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Potential Therapies for the HIV-Associated Lipodystrophy Syndrome

  • Christine A. Wanke

Abstract

The HIV associated liposdystrophy syndrome consists of four parts that are likely to be related, but that appear to be able to exist independently in an HIV-infected individual (1, 2, 3, 4, 5, 6). These four components include: fat deposition (buffalo hump, visceral fat, breast enlargement), subcutaneous fat atrophy, disorders of glucose and insulin metabolism, most commonly manifest as glucose intolerance, and disorders of lipid and cholesterol metabolism, with elevations in total cholesterol, fasting triglycerides, and low density lipoprotein cholesterol (non-HDL cholesterol). The epidemiology and potential mechanisms for these are discussed in detail in other chapters in this book. It is clear that both of the body shape abnormalities are distressing to patients, and have lead to refusal to initiate anti-retroviral therapy or termination of ART by patients. In non-HIV-infected patients, visceral fat has a strong association with glucose intolerance and adverse cardiovascular events (7). In population studies, elevations in cholesterol and triglycerides and glucose intolerance/insulin resistance are associated with adverse outcomes as well (8, 9, 10, 11, 12). No definitive studies exist yet for HIV to assure us that the same ourcomes will occur with these metabolic abnormalities in the HIV infected patient, but there is sufficient concern that these association will hold, that interventions to attempt to control these metebolic abnormalities are being investigated.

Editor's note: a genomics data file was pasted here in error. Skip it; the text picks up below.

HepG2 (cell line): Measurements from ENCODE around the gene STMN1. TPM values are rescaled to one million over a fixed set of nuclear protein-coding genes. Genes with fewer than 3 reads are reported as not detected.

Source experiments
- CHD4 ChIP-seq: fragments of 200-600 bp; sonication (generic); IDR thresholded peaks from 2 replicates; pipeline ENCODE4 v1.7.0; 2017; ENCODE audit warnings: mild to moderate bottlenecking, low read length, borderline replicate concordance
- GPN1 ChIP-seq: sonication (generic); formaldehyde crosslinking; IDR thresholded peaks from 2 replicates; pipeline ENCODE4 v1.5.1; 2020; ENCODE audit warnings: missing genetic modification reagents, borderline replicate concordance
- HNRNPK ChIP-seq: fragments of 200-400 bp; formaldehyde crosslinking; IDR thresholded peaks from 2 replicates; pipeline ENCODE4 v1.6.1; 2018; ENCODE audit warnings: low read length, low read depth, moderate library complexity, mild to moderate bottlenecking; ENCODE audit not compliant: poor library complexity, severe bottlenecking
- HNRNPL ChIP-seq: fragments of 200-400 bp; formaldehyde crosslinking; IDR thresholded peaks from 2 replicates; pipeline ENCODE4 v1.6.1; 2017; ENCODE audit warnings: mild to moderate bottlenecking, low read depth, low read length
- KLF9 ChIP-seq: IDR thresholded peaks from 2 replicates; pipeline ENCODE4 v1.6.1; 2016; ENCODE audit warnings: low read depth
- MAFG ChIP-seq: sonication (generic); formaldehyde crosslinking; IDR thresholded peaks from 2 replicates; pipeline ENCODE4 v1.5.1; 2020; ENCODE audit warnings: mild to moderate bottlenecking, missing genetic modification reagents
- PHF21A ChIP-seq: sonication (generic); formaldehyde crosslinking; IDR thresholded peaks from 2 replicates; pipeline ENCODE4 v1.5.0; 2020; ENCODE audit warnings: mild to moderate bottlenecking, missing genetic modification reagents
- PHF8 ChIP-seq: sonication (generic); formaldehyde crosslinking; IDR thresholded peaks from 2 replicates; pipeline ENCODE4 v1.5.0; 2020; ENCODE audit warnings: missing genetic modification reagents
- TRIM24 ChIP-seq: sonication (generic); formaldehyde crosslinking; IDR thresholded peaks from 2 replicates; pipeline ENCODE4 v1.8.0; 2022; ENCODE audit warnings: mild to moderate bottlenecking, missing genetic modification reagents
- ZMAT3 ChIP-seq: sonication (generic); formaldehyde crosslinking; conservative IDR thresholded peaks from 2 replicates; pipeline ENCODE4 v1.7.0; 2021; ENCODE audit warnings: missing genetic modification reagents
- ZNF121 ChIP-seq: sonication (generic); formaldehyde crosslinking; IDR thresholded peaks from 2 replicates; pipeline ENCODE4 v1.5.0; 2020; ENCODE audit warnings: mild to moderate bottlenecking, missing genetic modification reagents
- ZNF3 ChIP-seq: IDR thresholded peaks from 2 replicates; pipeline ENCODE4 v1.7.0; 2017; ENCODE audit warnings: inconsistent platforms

Keywords

Recombinant Human Growth Hormone Protease Inhibitor Therapy Lipodystrophy Syndrome Buffalo Hump Body Shape Change 
These keywords were added by machine and not by the authors. This process is experimental and the keywords may be updated as the learning algorithm improves.

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Copyright information

© Springer Science+Business Media New York 2003

Authors and Affiliations

  • Christine A. Wanke
    • 1
  1. 1.Departments of Medicine and Community HealthTufts University School of MedicineBostonUSA

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